Li: You also have been to some other more specialised tours on offer during your stay in Hong Kong, were there more specific aspects of Hong Kong you were hoping to explore which guided your choices in attending these tours as a sightseer and a cultural tourist?
Latitudes: We were interested in studying what kind of readings the city offered away from the usual tourist sites (the Tian Tan Buddha, Victoria Peak, shopping tours, a day in Macau,…). We wanted to see if we could find more ‘marginal’ sculptures or sites that presented vernacular displays far from the polished and pre-packaged tourist experience.
1km of floating boardwalks, Deep Bay, Mai Po Marshes. Photo: Latitudes.
We picked up hundreds of leaflets in the information office and found a couple interesting ones offered by the Walk Hong Kong company we thought were somehow out of the usual menu. We have always been interested in environmental issues and wanted to approach the high density of Hong Kong from another angle, from its relation to the surrounding nature. We visited the Mai Po Nature Reserve in the New Territories, a wetland on the Australasia migratory route, and ended the day in Long Valley in Sheung Shui, observing birds and farmers collecting large amounts of lettuces and watercress. This also tied in with another wetland we visited later with Ho Sin Tung, the Nam Sang Wai area, in the northwest of Hong Kong. This is to say that our own interests ended up tying in nicely with the sites, we visited with the artists. Samson Young took us to a nearby area on his tour, to the border fence that separates Hong Kong with mainland China where we listened to “Liquid Borders”, a soundtrack he has been recording placing contact microphones in the wired fencing and mixing it with the sound of water of the Shenzhen River.
Another tour we joined was the Feng Shui tour led by Susan Braun. We started visiting Norman Foster’s Hong Kong HSBC building in Admiralty built according to strict Feng Shui principles and finished at the Chi Lin Nunnery. The final one was with Martin Heyes, a former British Army officer and passionate World War II specialist, who took us to Devil’s Peak at the eastern extremity of Kowloon and to the Museum of Coastal Defence, to learn everything about the 1941 Japanese invasion of Hong Kong.
A group of Japanese tourists visit the battery on Devil's Peak. Photo: Latitudes
Li: As a whole, what would you say about the kinds of insights you have gained about the city from these tours, which might be seen as complements to the knowledge produced from the more casual encounters you have had through “Incidents of Travel”?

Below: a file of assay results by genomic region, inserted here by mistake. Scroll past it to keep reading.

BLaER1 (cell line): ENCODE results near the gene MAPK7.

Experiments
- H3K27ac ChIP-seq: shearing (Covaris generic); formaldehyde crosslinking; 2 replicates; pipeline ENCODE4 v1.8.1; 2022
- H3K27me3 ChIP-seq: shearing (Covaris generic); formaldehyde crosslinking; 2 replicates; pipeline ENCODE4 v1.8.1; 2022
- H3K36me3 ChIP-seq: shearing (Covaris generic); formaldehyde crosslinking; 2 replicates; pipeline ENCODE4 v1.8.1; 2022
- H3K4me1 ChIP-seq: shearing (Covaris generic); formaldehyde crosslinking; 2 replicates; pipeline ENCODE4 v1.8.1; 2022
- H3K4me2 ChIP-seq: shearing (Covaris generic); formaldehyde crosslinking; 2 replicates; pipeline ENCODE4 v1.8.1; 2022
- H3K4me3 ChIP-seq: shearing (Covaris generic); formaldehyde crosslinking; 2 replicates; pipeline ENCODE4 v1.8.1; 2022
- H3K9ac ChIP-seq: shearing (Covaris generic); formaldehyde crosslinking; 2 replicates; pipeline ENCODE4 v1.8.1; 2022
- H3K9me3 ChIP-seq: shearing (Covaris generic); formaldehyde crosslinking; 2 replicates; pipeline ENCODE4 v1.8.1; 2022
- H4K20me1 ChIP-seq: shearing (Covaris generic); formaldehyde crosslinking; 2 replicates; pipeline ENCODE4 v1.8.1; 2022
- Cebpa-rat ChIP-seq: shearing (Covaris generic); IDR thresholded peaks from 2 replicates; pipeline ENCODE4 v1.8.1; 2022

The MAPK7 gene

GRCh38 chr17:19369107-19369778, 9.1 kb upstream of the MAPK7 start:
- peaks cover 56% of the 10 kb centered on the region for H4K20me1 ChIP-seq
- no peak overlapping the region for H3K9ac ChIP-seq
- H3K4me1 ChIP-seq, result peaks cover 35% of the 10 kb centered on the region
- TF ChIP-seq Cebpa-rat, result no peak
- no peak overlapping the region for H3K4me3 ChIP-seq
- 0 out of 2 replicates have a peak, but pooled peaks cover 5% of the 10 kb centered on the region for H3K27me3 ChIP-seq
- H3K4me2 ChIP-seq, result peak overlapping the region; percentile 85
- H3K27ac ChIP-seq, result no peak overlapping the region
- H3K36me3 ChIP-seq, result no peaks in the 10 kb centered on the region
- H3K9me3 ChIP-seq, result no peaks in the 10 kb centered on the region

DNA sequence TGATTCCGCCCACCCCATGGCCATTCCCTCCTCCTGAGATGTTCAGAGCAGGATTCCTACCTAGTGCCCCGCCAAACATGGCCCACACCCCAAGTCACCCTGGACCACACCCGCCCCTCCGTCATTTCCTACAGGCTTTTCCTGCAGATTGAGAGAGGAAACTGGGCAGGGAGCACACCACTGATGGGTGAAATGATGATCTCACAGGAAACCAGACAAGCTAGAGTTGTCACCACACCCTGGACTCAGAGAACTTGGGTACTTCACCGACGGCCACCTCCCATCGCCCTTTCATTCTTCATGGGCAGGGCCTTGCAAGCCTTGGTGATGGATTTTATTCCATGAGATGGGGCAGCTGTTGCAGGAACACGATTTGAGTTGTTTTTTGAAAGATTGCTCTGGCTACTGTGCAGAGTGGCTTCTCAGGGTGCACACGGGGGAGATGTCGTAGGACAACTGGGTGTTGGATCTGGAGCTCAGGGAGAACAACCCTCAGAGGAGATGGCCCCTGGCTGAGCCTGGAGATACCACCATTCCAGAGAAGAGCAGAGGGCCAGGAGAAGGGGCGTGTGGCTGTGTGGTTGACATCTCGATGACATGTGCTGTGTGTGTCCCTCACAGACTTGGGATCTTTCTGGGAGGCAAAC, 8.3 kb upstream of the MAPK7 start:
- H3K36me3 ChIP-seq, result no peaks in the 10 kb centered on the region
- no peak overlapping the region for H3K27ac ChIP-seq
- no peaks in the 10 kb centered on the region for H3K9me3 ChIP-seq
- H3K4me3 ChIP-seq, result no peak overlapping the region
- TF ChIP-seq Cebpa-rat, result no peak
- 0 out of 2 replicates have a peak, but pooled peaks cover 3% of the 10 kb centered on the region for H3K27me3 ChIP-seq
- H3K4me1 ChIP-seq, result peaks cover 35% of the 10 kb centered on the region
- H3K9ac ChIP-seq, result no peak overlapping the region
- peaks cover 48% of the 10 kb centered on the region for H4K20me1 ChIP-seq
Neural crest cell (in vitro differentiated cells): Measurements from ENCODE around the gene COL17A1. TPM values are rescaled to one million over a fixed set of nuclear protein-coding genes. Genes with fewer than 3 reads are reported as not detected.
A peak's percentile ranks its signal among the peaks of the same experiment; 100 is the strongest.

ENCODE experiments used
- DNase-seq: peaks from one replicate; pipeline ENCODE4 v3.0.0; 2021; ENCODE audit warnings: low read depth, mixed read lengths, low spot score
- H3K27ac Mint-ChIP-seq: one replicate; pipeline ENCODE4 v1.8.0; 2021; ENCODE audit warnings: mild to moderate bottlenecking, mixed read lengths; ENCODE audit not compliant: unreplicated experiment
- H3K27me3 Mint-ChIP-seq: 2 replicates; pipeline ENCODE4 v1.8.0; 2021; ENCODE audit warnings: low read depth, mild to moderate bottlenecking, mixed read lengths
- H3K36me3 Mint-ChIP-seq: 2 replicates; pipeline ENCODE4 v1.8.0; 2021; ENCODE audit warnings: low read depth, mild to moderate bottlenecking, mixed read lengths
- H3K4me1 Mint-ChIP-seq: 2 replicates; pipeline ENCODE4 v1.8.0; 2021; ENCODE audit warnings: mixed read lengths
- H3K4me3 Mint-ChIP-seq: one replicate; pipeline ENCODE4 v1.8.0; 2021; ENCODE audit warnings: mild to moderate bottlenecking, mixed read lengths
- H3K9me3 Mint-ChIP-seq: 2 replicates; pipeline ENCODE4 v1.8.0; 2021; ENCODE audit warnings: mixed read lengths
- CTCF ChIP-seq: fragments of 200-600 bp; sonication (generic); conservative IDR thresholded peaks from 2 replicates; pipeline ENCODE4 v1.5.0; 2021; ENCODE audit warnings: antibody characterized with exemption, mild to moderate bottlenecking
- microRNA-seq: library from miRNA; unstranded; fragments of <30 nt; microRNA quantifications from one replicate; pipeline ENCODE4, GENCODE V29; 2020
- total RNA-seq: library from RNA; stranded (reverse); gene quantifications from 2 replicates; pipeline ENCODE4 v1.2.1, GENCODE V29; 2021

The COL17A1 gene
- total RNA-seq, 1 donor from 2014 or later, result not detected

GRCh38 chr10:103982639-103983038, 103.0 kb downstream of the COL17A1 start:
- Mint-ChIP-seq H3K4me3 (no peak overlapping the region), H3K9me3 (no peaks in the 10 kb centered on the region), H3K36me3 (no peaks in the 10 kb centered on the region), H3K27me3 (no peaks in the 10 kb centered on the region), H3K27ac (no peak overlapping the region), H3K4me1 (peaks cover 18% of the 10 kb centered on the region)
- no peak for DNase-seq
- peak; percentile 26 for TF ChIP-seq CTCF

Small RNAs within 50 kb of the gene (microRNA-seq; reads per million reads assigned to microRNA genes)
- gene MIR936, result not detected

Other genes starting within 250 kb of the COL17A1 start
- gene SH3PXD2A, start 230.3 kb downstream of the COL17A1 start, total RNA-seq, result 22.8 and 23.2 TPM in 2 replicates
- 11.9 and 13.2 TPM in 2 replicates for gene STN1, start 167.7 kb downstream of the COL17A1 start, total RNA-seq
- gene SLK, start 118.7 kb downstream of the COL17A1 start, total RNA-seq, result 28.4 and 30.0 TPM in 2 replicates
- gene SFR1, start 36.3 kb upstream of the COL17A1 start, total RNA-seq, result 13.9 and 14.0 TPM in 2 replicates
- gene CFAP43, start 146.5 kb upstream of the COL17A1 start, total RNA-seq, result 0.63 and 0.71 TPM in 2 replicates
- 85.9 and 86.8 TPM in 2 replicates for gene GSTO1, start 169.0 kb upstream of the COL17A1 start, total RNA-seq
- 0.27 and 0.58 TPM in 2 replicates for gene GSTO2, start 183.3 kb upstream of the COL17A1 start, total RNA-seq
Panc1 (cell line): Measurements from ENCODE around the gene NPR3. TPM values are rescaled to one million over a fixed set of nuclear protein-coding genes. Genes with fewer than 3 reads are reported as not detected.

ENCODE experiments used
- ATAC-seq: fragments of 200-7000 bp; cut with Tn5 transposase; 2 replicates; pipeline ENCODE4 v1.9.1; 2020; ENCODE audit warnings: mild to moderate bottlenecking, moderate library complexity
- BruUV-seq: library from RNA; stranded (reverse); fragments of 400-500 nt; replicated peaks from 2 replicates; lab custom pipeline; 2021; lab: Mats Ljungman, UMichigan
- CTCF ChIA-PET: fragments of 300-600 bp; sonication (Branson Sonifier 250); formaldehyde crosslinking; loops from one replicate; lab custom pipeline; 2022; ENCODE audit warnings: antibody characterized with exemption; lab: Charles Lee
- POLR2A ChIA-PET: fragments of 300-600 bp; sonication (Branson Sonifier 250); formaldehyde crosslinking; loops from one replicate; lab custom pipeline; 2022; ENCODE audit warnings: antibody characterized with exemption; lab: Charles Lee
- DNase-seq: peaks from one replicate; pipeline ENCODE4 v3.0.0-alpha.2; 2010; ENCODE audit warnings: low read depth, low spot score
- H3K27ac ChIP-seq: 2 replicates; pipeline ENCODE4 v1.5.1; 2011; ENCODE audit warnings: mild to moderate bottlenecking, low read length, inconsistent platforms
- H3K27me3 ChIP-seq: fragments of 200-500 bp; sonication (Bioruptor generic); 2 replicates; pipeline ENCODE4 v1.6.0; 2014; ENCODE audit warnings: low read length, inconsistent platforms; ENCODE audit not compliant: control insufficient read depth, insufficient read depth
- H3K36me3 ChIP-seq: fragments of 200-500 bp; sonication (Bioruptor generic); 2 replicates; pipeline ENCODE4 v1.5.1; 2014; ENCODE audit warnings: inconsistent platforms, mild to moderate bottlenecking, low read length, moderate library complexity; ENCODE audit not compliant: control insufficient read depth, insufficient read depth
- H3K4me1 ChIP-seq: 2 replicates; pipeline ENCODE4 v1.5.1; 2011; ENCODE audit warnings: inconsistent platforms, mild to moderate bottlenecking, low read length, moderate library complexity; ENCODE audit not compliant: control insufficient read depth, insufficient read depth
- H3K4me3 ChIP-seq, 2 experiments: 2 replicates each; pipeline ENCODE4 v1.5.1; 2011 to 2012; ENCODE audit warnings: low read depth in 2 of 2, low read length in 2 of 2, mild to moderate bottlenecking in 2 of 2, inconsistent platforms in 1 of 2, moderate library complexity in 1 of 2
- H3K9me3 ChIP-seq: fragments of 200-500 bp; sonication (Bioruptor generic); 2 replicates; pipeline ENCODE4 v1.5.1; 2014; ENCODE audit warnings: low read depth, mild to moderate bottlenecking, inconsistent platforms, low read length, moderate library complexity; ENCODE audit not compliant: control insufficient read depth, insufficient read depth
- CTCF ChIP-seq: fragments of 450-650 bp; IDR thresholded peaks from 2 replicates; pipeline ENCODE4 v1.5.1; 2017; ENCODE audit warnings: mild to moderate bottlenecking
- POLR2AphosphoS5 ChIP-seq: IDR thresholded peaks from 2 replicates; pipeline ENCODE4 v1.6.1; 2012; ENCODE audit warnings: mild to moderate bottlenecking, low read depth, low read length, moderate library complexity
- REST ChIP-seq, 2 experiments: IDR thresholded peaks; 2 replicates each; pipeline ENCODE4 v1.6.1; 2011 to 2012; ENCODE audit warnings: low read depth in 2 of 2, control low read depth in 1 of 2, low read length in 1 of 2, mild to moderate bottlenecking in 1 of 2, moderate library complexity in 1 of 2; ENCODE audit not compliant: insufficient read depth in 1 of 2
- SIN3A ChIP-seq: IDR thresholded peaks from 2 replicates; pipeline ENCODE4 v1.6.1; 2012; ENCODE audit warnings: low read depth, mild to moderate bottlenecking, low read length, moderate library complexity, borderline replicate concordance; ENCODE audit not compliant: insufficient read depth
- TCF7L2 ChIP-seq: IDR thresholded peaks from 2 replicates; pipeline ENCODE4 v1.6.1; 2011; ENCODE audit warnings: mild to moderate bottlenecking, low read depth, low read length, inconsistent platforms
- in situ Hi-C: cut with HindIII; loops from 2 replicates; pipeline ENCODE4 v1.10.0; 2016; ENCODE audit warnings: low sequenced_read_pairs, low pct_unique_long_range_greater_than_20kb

Latitudes: The Walk Hong Kong tours were an opportunity for us to specifically learn about birds, marshlands, Feng Shui and the 1941 Japanese invasion, but most importantly it was an opportunity to discuss with our tour leaders issues that went beyond the tour script so to speak, issues like immigration, recent historical events such as the 2003 SARS outbreak, the current economic climate, the relationship to mainland China, etc. Curiously, all of the tour leaders were expats that had lived in Hong Kong for many years, so for us it was very interesting to hear how it was to live there today. The same goes for the artists, we absorbed a great wealth of information from each other beyond discussing the sites we were taken to. We talked about books, films, about the art world, what it is to be an artist and a curator today, etc.
‘Incidents of Travel’ and our residency was very much in line with what Heman Chong, moderator of the Moderation(s) the program, explained during the January press conference: Moderation(s) is about stretching time. Not surprisingly, the image he chose to illustrate the long term collaboration between Spring Workshop and Witte de With was a clock. That image stood out very clearly during our time there. The offered time gave us the chance to generate conversations with the artists, to find a common ground, to generously share and exchange some kind of knowledge, and to engage in multiple and repeated dialogues with locals and expats, a rare luxury one is not often given.